Jenny McCarthy Slams Rumors Claiming Her Son Does Not Have Autism

Jenny McCarthy Slams Rumors Claiming Her Son Does Not Have Autism

Jenny McCarthy slammed rumors claiming her son does not have autism, calling the assertions "blatantly inaccurate and completely ridiculous."

Talk of the "View" co-host's 11-year-old son, Evan, began circulating Friday, Jan. 3, after published a story saying McCarthy has changed her position on vaccinations and stating her son might not have autism after all. (The piece has since been deleted, but it can still be viewed here.)

Radar's report cites a "new interview with Time magazine" -- a story that's actually from 2010. The website misconstrued the 41-year-old's quotes in the piece and falsely portrayed it as a "new" stance.

In the 2010 interview, Time's Karl Taro Greenfeld noted that some in the scientific community have questioned if McCarthy's son ever had autism or if he actually had Landau-Kleffner syndrome, a childhood neurological disorder sometimes misdiagnosed as autism.

In 2007, McCarthy announced her son had been diagnosed with autism after bouts of seizures and said she was able to treat him through alternative methods not backed by the scientific community. Even more controversially, she suggested her son's autism was linked to the Measles/Mumps/Rubella vaccination and began a public crusade against vaccines.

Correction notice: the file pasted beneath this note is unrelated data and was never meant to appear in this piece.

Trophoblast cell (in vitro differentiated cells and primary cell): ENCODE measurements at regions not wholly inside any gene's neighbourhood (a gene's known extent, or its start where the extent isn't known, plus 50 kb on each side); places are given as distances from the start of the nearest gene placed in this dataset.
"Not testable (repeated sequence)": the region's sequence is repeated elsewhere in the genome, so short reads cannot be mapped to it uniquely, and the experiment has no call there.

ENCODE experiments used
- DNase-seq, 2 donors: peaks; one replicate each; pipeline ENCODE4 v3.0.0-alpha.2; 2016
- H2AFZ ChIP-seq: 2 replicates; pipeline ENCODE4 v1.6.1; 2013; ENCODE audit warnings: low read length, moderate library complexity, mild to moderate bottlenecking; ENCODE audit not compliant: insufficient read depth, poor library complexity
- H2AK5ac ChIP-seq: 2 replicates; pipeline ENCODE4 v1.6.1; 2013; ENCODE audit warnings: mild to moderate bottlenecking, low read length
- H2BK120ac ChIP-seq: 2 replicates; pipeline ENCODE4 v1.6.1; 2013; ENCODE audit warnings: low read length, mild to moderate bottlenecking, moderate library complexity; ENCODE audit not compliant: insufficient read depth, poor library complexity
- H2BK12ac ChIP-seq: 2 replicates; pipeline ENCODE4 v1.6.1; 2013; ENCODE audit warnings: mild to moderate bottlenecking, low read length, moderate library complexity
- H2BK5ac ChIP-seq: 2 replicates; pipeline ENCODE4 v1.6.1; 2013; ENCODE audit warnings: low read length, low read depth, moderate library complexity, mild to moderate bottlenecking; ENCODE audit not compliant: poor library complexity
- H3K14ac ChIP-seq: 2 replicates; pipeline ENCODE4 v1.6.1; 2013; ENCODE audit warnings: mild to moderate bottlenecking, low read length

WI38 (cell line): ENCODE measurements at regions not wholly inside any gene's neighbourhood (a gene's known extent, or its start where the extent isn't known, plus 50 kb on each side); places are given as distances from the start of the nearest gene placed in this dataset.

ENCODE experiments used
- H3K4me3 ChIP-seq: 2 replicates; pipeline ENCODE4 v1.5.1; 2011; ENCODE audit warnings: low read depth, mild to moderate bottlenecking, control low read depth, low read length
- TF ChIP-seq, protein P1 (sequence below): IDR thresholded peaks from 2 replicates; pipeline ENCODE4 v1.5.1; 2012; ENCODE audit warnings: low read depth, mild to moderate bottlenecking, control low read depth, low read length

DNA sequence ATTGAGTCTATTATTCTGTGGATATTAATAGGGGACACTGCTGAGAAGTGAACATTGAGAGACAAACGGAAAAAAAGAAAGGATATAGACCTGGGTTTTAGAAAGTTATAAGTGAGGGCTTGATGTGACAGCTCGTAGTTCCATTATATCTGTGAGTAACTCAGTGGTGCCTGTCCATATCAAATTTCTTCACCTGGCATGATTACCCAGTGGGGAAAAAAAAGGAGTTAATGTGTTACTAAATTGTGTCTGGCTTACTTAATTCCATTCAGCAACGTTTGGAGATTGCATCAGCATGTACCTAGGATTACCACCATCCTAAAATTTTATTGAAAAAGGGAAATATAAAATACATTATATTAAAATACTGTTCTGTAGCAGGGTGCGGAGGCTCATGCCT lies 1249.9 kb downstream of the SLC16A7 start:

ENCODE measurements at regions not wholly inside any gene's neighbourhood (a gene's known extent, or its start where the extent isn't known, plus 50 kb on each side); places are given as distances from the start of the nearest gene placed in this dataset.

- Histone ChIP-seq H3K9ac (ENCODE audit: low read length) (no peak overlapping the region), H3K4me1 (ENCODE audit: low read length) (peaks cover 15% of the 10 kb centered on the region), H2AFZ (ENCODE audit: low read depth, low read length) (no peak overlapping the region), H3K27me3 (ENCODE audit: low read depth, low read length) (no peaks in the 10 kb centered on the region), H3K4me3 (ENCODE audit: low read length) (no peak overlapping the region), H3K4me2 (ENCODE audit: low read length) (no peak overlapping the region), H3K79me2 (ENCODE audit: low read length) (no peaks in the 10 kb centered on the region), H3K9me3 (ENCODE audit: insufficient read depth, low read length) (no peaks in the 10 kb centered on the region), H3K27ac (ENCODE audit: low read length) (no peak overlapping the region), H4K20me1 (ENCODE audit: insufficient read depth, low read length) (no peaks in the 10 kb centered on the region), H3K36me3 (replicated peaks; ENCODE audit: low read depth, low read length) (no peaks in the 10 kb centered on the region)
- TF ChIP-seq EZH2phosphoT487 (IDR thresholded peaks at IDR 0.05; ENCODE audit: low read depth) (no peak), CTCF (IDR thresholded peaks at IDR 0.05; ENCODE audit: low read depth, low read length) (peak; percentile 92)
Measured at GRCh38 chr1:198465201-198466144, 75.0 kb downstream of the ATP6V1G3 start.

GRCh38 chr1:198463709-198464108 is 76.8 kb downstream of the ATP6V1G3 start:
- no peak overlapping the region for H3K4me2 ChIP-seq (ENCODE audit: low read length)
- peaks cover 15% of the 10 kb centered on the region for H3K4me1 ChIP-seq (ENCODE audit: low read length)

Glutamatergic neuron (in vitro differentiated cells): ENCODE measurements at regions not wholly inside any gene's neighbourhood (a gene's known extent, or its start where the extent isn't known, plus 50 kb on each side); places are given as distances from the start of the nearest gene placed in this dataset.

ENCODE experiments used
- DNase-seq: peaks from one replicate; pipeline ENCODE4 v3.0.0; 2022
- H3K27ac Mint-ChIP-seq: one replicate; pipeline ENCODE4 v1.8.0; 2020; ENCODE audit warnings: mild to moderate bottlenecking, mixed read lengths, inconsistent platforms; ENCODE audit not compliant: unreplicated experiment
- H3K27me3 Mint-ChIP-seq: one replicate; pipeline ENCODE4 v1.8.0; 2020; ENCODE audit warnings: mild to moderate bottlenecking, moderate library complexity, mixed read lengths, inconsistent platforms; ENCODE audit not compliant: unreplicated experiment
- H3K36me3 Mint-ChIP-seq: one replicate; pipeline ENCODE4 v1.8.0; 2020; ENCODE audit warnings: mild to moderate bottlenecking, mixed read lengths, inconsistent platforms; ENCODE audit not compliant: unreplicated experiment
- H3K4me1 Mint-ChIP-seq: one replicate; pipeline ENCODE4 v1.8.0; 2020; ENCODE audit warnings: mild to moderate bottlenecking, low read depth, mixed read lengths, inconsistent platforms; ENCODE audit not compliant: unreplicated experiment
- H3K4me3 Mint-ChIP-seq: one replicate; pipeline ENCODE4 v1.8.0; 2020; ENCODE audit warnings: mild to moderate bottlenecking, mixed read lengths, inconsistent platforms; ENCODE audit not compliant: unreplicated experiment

On Saturday, Jan. 4, McCarthy took to Twitter to respond to the rumors:

Stories circulating online, claiming that I said my son Evan may not have autism after all, are blatantly inaccurate and completely ridiculous. Evan was diagnosed with autism by the Autism Evaluation Clinic at the UCLA Neuropsychiatric Hospital and was confirmed by the State of California (through their Regional Center). The implication that I have changed my position, that my child was not initially diagnosed with autism (and instead may suffer from Landau-Kleffner Syndrome), is both irresponsible and inaccurate. These stories cite a "new" Time Magazine interview with me, which was actually published in 2010, that never contained any such statements by me. Continued misrepresentations, such as these, only serve to open wounds of the many families who are courageously dealing with this disorder. Please know that I am taking every legal measure necessary to set this straight.

A blog linking to Time's piece circulated on Reddit and spawned debate among users over the vaccination issue. Sara McGinnis of BabyCenter shared her opinion on why the four-year-old story featuring McCarthy has resurfaced.

"[P]eople feel a wrong has occurred and are sharing the other side of the story as best they can to fight what they see as misinformation," she wrote. "If she’s not going to openly talk about the possibility she and the diagnosis experts were wrong, others are."

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